In a criminal case, the "defendant" is a person charged with a crime. A crime is a violation of a law enacted by the legislature to protect our basic rights. Because crimes are considered acts against the state, and because the state is responsible for legally enforcing the laws of the people, the State of Ohio prosecutes these cases as the "plaintiff". In a misdemeanor criminal case, all eight (8) jurors determine if an accused person is guilty or not guilty of a charge, and the verdict must be unanimous.
What are the benefits of serving on a jury?
It is understandable that persons may be apprehensive about being called for jury duty. They may fear that their time will be wasted or that the experience will be very negative.
However, most jurors find that the experience is positive. They have the opportunity to learn a great deal about the legal system and about the particular subject matter of the lawsuit. They also may make some good friends during the course of their service.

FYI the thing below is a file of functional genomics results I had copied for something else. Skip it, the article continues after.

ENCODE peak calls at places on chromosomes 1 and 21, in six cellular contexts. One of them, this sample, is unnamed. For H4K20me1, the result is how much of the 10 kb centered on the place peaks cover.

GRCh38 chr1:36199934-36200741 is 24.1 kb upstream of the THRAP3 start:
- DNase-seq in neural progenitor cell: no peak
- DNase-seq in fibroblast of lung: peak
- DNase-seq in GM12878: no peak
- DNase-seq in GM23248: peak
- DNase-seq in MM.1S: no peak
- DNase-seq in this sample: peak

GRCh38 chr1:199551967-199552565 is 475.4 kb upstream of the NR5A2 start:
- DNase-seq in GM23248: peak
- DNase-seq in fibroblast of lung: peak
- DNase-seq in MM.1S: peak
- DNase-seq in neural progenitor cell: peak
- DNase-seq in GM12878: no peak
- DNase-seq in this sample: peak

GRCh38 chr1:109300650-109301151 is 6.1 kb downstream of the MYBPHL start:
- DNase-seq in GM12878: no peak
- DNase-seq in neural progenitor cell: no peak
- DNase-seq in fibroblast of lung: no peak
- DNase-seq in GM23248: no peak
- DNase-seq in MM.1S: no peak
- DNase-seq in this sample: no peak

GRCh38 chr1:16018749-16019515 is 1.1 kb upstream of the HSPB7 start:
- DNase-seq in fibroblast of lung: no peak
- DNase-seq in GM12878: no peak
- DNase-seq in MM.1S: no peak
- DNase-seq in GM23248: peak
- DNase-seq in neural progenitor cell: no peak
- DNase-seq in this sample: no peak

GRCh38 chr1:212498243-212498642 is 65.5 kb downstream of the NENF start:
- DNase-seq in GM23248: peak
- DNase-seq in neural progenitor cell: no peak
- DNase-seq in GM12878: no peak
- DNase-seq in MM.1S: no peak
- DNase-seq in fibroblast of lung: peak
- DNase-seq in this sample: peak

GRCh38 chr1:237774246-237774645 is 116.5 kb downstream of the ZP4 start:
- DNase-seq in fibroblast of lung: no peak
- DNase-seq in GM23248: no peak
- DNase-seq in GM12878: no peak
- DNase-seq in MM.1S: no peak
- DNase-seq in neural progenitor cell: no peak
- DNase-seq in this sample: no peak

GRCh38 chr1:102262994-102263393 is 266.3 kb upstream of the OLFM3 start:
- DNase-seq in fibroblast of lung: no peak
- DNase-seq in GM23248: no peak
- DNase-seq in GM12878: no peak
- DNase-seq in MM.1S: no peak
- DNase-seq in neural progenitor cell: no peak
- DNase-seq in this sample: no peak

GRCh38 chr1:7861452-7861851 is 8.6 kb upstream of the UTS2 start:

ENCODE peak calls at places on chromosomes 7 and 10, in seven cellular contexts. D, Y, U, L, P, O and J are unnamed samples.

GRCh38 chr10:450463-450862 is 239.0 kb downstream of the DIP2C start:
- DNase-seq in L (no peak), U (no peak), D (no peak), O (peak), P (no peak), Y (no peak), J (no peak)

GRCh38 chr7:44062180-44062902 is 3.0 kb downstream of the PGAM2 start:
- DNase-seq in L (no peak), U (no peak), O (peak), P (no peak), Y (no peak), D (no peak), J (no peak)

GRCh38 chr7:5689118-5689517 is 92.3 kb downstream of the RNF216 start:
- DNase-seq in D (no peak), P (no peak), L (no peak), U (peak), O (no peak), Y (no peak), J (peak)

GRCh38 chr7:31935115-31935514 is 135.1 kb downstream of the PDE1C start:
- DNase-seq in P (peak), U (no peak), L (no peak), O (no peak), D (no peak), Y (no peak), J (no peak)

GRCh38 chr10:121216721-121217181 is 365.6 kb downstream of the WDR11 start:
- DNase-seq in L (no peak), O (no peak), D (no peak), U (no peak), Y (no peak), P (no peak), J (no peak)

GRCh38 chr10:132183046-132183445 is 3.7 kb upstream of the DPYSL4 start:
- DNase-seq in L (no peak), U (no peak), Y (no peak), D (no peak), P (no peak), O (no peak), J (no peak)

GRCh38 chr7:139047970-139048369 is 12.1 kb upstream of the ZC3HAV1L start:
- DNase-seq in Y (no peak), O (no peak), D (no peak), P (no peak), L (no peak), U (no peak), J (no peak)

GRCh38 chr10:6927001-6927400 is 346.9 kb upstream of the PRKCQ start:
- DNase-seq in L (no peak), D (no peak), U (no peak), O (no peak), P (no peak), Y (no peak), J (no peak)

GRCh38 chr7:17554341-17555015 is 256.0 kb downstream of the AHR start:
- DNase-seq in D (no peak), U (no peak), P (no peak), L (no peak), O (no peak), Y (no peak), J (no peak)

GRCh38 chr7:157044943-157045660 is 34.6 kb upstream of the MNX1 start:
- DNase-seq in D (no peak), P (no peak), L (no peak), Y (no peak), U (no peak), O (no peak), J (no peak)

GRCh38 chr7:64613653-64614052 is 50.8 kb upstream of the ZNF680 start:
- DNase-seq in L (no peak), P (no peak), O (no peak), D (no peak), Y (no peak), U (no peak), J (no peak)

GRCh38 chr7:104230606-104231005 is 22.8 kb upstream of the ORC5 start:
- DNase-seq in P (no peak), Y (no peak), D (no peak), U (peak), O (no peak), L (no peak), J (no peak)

Court officials are careful to treat jurors courteously and professionally. They know how important jurors are to the task of achieving fair and just results for those who come before the court. The benefits to individuals who serve as a juror is significant, but most significant are the benefits of jury service to the entire community.
Are you a juror with disabilities?
Persons called for jury duty who may require special accommodations such as hearing assistance should call the Assignment Dept. at (440-887-7400) x7477 or x7478 as soon as the summons is received to advise the court of their needs prior to the summons date. Depending upon the availability of hearing assistive devices and or sign language interpreters, it may be necessary to reschedule your reporting date to some time in the near future.
How much will I be paid?
You will be paid at the rate of $25.00 per day for every day that you appear. Payment is made by check, 4-6 weeks after the completion of jury service. You are expected to provide your own meals and transportation. If you need a letter to your employer confirming your time on jury duty, we will provide one by request upon completion of your service.